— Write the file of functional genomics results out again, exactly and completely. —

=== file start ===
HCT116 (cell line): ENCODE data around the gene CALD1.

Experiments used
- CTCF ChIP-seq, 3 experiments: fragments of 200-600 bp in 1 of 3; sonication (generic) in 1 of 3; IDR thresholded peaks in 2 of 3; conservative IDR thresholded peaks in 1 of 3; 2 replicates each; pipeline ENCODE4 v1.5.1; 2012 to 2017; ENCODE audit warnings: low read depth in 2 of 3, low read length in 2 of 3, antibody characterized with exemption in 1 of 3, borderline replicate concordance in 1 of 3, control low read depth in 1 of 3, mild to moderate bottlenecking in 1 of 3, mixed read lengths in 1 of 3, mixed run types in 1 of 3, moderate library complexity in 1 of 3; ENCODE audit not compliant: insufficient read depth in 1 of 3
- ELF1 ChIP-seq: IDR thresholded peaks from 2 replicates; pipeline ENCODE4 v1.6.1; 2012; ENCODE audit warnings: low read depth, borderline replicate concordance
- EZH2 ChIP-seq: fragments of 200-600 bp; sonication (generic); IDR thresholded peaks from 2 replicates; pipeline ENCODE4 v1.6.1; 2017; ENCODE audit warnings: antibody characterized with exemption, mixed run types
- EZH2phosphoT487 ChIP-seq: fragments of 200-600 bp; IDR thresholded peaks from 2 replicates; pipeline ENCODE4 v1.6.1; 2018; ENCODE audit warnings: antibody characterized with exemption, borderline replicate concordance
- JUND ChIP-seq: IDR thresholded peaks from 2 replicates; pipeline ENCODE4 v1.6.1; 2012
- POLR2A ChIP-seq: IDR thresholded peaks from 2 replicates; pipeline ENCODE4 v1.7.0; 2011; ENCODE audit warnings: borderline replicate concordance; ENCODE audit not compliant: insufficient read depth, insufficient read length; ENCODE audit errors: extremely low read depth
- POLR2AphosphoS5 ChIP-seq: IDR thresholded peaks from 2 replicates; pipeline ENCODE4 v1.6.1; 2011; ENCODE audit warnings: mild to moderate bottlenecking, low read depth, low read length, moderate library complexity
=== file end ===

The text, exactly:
HCT116 (cell line): ENCODE data around the gene CALD1.

Experiments used
- CTCF ChIP-seq, 3 experiments: fragments of 200-600 bp in 1 of 3; sonication (generic) in 1 of 3; IDR thresholded peaks in 2 of 3; conservative IDR thresholded peaks in 1 of 3; 2 replicates each; pipeline ENCODE4 v1.5.1; 2012 to 2017; ENCODE audit warnings: low read depth in 2 of 3, low read length in 2 of 3, antibody characterized with exemption in 1 of 3, borderline replicate concordance in 1 of 3, control low read depth in 1 of 3, mild to moderate bottlenecking in 1 of 3, mixed read lengths in 1 of 3, mixed run types in 1 of 3, moderate library complexity in 1 of 3; ENCODE audit not compliant: insufficient read depth in 1 of 3
- ELF1 ChIP-seq: IDR thresholded peaks from 2 replicates; pipeline ENCODE4 v1.6.1; 2012; ENCODE audit warnings: low read depth, borderline replicate concordance
- EZH2 ChIP-seq: fragments of 200-600 bp; sonication (generic); IDR thresholded peaks from 2 replicates; pipeline ENCODE4 v1.6.1; 2017; ENCODE audit warnings: antibody characterized with exemption, mixed run types
- EZH2phosphoT487 ChIP-seq: fragments of 200-600 bp; IDR thresholded peaks from 2 replicates; pipeline ENCODE4 v1.6.1; 2018; ENCODE audit warnings: antibody characterized with exemption, borderline replicate concordance
- JUND ChIP-seq: IDR thresholded peaks from 2 replicates; pipeline ENCODE4 v1.6.1; 2012
- POLR2A ChIP-seq: IDR thresholded peaks from 2 replicates; pipeline ENCODE4 v1.7.0; 2011; ENCODE audit warnings: borderline replicate concordance; ENCODE audit not compliant: insufficient read depth, insufficient read length; ENCODE audit errors: extremely low read depth
- POLR2AphosphoS5 ChIP-seq: IDR thresholded peaks from 2 replicates; pipeline ENCODE4 v1.6.1; 2011; ENCODE audit warnings: mild to moderate bottlenecking, low read depth, low read length, moderate library complexity